The following are points of order that need to be addressed...in order.
Place the suggested amount of Water into a clean 2 gallon bucket.
Add the Polyurethane and mix slowly & thoroughly using the Squirrel Cage Mixing tool***
. (...if not that one, describe which Mixing Tool you have...)
Add in the Dulux Diamond and stir slowly but thoroughly using the Squirrel Cage Mixing tool.
Add in the small amount of Silver Metallic and stir slowly
Add in the White Pearl and stir complete mix slowly for about 2 minutes.
*** When using the
Squirrel Cage Mixing tool, use a slow speed only, and move the wand around to get a thorough mixing. DO NOT whip the paint or create a whirlpool that sucks air down into the paint, as that creates bubbles. A few are not an issue, but a lot will separate the Metallic content from the Base mix, and when you strain the mix, much of those particles will be removed.
Next you must strain the Paint through a Nylon Bag Filter into a clean 1 Gallon Can. Even with the Wagner's larger needle, any solids or particles remaining in the paint will clog up the needle orifice and make the gun spit or clog up completely.
It is when straining that you can determine how viscous the mix is (...you want less viscosity...) The Paint should drain through the Net steadily at approx. the same rate you pour it in, after 1st backing up just a little to form a Pool in the Strainer. You pour the Paint through at the same rate you pour Milk into a small glass. If instead you find that the paint is rising in the strainer faster than your pouring it in it's too thick and you must add more Water ( in 2 oz increments) re-stir and strain again.
A smooth flow-through and your ready to load the Gun.
The following are critical "Wagner related" considerations.
- The Wagner will heat up quickly. Your area is large, so doing rapidly applied Duster Coats will be of critical importance.
- If the Wall is to be painted all the way into the Corners...both sides and the ceiling....you should first "Cut In" those corners by applying a very light vertical coat in the Corners using the Vertical Pattern, and a very light horizontal edging across the Top. The top edge is also done VERY Lightly....using the Horizontal setting, and starting just above the Wall at a 45 degree angle and the twisting your hand as you move onto the Wall, you spray down onto the Wall about 6"-8". Then go back up and repeat, overlapping the leading edge of the prior swath by 25-30%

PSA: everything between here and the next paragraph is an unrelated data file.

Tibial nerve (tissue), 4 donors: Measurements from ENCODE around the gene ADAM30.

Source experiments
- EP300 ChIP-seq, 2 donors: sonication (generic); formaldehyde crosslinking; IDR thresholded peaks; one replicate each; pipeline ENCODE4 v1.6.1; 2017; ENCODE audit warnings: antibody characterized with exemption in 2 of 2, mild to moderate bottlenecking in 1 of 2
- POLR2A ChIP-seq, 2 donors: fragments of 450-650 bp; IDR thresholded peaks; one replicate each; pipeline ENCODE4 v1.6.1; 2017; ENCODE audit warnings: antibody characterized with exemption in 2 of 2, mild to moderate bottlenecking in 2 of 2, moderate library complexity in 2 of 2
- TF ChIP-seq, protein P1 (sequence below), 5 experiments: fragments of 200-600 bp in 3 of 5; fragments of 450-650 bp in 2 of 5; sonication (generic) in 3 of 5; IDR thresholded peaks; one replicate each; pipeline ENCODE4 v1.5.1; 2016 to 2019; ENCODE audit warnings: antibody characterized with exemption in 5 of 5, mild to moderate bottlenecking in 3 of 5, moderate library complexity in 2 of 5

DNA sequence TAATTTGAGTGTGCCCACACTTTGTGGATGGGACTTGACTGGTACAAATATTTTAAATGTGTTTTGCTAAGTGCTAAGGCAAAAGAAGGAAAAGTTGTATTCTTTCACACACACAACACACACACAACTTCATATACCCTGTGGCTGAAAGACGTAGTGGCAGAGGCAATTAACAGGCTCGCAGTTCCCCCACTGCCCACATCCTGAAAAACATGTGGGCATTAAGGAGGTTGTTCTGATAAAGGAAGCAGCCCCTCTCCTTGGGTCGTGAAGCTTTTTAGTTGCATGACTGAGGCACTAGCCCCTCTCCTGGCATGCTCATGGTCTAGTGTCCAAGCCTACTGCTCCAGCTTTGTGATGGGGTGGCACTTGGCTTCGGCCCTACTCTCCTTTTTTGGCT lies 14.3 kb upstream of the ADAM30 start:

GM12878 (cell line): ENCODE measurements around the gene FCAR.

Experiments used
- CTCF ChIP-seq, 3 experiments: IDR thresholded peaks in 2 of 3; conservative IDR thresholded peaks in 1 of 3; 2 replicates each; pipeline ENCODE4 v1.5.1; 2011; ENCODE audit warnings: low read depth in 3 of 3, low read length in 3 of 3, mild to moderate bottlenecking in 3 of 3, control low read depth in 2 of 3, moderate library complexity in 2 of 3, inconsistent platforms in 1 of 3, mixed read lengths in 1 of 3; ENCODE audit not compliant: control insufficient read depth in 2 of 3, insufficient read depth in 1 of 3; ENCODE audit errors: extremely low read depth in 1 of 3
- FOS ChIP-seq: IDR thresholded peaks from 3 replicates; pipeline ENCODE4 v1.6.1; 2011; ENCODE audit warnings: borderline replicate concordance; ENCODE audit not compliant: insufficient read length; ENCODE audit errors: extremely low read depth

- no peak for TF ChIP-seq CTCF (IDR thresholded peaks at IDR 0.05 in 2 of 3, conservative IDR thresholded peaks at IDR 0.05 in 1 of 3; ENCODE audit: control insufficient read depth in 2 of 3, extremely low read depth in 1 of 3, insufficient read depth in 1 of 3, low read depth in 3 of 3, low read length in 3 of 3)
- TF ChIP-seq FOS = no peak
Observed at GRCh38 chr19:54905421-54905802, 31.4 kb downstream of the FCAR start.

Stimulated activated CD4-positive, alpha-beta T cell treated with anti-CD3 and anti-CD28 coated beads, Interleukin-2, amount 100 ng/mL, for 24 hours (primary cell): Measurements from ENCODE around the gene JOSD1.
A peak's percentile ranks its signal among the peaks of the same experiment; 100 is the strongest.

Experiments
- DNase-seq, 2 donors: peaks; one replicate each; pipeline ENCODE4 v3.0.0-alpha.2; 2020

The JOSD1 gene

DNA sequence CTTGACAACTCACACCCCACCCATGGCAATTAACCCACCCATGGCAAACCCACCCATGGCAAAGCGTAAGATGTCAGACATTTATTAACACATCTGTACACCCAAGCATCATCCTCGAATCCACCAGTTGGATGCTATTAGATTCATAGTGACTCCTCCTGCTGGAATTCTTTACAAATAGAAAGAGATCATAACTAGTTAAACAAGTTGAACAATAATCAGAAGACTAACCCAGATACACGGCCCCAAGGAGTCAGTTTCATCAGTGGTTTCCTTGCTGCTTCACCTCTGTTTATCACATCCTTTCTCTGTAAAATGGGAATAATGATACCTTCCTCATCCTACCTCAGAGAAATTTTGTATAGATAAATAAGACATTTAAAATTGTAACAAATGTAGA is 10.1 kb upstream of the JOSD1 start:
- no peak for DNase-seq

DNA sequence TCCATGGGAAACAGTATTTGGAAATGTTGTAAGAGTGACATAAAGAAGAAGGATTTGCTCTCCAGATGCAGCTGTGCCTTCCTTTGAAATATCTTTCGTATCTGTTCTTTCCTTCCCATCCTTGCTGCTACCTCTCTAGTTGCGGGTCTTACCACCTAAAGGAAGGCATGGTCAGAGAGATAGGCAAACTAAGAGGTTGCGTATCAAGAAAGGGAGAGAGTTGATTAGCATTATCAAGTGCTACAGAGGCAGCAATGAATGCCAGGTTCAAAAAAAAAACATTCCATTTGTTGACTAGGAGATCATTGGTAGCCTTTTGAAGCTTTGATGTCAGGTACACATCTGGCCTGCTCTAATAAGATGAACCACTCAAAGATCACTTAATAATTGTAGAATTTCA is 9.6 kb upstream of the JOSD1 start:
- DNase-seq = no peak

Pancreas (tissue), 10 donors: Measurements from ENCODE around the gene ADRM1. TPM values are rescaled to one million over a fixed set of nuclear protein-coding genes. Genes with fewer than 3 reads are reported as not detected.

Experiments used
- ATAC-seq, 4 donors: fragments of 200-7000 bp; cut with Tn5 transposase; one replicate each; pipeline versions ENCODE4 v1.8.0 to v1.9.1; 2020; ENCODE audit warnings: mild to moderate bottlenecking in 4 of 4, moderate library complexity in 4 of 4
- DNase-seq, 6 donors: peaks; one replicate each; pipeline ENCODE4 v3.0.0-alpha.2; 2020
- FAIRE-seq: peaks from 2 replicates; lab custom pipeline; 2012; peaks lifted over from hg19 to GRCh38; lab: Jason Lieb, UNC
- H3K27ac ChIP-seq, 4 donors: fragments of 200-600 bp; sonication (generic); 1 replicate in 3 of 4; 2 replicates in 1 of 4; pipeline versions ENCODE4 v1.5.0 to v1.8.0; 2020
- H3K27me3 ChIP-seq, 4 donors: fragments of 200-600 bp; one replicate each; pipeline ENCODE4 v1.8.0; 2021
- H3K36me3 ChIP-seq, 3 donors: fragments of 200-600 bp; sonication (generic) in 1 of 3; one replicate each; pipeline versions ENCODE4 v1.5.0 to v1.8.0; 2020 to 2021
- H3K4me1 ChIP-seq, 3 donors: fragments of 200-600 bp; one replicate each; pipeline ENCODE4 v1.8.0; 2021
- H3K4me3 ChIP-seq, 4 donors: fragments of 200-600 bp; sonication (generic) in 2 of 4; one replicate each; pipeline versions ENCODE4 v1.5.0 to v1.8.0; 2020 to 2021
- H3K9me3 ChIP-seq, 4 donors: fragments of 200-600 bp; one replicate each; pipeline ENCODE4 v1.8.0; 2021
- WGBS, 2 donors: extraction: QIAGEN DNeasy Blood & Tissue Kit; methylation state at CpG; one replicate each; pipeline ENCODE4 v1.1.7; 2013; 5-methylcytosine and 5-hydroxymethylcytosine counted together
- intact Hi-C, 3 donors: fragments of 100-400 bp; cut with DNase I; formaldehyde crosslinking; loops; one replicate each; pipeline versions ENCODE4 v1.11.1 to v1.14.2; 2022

- Once the sides and top are cut in, (and dry) you need to start and stop each horizontal Row with the Gun held at right angle to the Screen Wall, pointing at the Side Wall, and twisting your wrist as you move into the corner and out onto the wall. You finish the other side in reverse order, also dropping immediately and repeating the process at each end.
- You should almost be "sweeping" across the surface at about 3' per second. With a 10' wide wall that should take you about 3.5-4 seconds for each row...MAX!
- Each row is overlapped by the next by 60%.
- The appearance of the 1st coat should look very spotty...freckle-like. The object being to gradually build up a even coating over 6-7 coats
- Each coat should dry in 20 minutes if your room temp is above 70 degrees and you use a clean Fan 7' in front of the wall...centered...on high. Using a Box or Pole Fan to decrease drying times helps the Paint droplets to shrink and flatten, and that is what gives you a texture-free surface. No Fan? get one...it's of critical importance for a perfect coating.
- During that 20 minutes wait time you should rinse out the Spray Head after each coat because the heat the Wagner develops will tend to bake and dry the paint inside the Nozzle, restricting the even flow of paint. If so, each subsequent coat will be sparser and go on less evenly. Rinse the Head and the Nozzle Parts out with cold water...preferably under as much pressure as you can.
Just be advised that if you are to err in the amount of paint applied (...or you just cannot source a Fan....) it is far FAR better to put up thinner, more sparsely applied coats than heavier ones. What remains important is the Row overlap, as that is what determines how even the painted coat will look.
If you dip or slip up on a Row,do not go back yo correct....let the next couple coats do the correction. With the Wagner and thinner paints, it will be all too easy for you to dump too much paint onto the surface and get runs, sagging, or in the least, a orange-peel texture. The latter also can develop if the paint takes to long to dry between coats because the paint droplets will not shrink and flatten, so the texture gets "bumpy"....and that effect is cumulative over the course of 6-7 coats.
All the above may seem like a lot to digest and adhere to, but it really is not, and done right the entire process goes quickly. You should complete 6-7 Coats in under 4 Hours.
Any further questions, call as requested.